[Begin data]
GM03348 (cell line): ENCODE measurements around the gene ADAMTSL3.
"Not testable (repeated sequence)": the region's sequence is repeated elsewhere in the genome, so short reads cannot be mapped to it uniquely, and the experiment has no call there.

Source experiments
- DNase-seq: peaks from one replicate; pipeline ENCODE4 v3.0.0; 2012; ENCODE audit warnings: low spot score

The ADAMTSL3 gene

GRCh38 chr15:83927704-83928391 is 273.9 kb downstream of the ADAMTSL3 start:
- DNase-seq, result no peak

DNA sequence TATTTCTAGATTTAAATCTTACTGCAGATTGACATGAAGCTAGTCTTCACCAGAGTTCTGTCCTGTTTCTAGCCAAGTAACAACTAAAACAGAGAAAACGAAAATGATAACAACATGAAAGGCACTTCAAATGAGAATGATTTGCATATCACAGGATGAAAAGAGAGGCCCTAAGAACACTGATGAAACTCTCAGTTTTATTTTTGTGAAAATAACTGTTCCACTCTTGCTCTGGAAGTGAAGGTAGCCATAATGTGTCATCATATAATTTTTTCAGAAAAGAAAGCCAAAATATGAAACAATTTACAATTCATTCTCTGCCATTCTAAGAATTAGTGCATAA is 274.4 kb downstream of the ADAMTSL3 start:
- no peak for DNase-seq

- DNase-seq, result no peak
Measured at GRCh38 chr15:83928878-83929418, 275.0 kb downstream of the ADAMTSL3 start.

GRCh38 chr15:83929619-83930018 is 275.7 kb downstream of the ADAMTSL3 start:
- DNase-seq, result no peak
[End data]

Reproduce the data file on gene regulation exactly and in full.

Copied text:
GM03348 (cell line): ENCODE measurements around the gene ADAMTSL3.
"Not testable (repeated sequence)": the region's sequence is repeated elsewhere in the genome, so short reads cannot be mapped to it uniquely, and the experiment has no call there.

Source experiments
- DNase-seq: peaks from one replicate; pipeline ENCODE4 v3.0.0; 2012; ENCODE audit warnings: low spot score

The ADAMTSL3 gene

GRCh38 chr15:83927704-83928391 is 273.9 kb downstream of the ADAMTSL3 start:
- DNase-seq, result no peak

DNA sequence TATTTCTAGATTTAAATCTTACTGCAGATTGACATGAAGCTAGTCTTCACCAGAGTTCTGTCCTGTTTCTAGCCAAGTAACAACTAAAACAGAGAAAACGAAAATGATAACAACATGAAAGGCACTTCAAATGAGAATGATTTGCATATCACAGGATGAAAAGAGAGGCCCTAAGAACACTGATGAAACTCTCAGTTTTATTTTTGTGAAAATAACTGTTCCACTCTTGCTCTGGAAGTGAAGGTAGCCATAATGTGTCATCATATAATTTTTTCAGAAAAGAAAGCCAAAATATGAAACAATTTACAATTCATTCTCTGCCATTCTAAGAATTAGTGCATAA is 274.4 kb downstream of the ADAMTSL3 start:
- no peak for DNase-seq

- DNase-seq, result no peak
Measured at GRCh38 chr15:83928878-83929418, 275.0 kb downstream of the ADAMTSL3 start.

GRCh38 chr15:83929619-83930018 is 275.7 kb downstream of the ADAMTSL3 start:
- DNase-seq, result no peak